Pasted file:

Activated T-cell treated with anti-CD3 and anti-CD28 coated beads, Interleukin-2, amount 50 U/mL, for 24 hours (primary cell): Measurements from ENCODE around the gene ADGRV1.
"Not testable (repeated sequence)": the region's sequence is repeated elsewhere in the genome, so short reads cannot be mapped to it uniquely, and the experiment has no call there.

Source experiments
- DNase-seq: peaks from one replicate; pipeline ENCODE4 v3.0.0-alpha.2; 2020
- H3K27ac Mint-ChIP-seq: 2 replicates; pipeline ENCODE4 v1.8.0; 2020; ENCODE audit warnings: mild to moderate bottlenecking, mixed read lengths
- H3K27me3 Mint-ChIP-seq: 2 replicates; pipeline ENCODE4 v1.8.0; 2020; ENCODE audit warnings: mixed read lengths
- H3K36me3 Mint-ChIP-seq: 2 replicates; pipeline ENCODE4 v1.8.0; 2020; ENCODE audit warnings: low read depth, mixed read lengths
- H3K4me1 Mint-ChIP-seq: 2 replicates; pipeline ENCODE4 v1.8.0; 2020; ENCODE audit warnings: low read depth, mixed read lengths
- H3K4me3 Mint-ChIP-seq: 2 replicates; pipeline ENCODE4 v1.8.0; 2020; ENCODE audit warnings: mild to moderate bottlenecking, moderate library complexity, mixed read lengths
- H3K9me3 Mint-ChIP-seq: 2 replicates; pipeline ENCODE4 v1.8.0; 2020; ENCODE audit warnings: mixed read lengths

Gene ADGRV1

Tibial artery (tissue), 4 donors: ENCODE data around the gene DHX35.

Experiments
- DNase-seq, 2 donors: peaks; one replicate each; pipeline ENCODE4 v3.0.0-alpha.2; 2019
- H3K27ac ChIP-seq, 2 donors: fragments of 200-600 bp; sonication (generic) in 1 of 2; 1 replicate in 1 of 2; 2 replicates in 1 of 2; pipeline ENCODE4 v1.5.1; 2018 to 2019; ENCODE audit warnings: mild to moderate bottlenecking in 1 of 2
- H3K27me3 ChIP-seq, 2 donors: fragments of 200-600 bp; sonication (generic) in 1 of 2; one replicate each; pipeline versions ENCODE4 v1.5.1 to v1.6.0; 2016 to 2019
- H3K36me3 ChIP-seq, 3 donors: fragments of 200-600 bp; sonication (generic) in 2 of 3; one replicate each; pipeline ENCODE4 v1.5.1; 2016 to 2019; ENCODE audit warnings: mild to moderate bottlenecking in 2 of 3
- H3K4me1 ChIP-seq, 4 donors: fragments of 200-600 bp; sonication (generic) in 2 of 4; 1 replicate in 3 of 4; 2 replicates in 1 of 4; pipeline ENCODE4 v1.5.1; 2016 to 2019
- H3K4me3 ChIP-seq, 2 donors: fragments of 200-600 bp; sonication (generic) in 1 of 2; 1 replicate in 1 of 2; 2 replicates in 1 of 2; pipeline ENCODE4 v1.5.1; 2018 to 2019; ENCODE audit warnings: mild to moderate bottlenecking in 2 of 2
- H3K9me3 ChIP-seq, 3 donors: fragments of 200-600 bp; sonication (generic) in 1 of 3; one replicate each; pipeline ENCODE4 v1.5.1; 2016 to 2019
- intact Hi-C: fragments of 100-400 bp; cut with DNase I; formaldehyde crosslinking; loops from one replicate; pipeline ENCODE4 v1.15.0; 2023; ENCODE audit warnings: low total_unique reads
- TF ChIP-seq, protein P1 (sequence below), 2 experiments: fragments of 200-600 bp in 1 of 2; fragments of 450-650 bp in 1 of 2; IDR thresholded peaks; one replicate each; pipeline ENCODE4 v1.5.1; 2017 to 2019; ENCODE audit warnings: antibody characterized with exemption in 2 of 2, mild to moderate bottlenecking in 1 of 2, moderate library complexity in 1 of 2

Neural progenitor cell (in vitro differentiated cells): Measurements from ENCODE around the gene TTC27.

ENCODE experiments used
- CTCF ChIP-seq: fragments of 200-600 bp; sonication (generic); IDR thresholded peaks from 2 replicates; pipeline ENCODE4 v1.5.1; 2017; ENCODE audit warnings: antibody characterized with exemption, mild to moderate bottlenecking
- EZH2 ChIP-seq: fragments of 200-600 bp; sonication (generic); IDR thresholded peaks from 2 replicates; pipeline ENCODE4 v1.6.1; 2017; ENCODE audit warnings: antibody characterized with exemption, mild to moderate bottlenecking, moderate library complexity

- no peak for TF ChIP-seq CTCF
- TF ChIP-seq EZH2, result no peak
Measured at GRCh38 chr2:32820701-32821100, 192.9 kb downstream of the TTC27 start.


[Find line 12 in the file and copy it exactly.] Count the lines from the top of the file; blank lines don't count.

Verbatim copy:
Tibial artery (tissue), 4 donors: ENCODE data around the gene DHX35.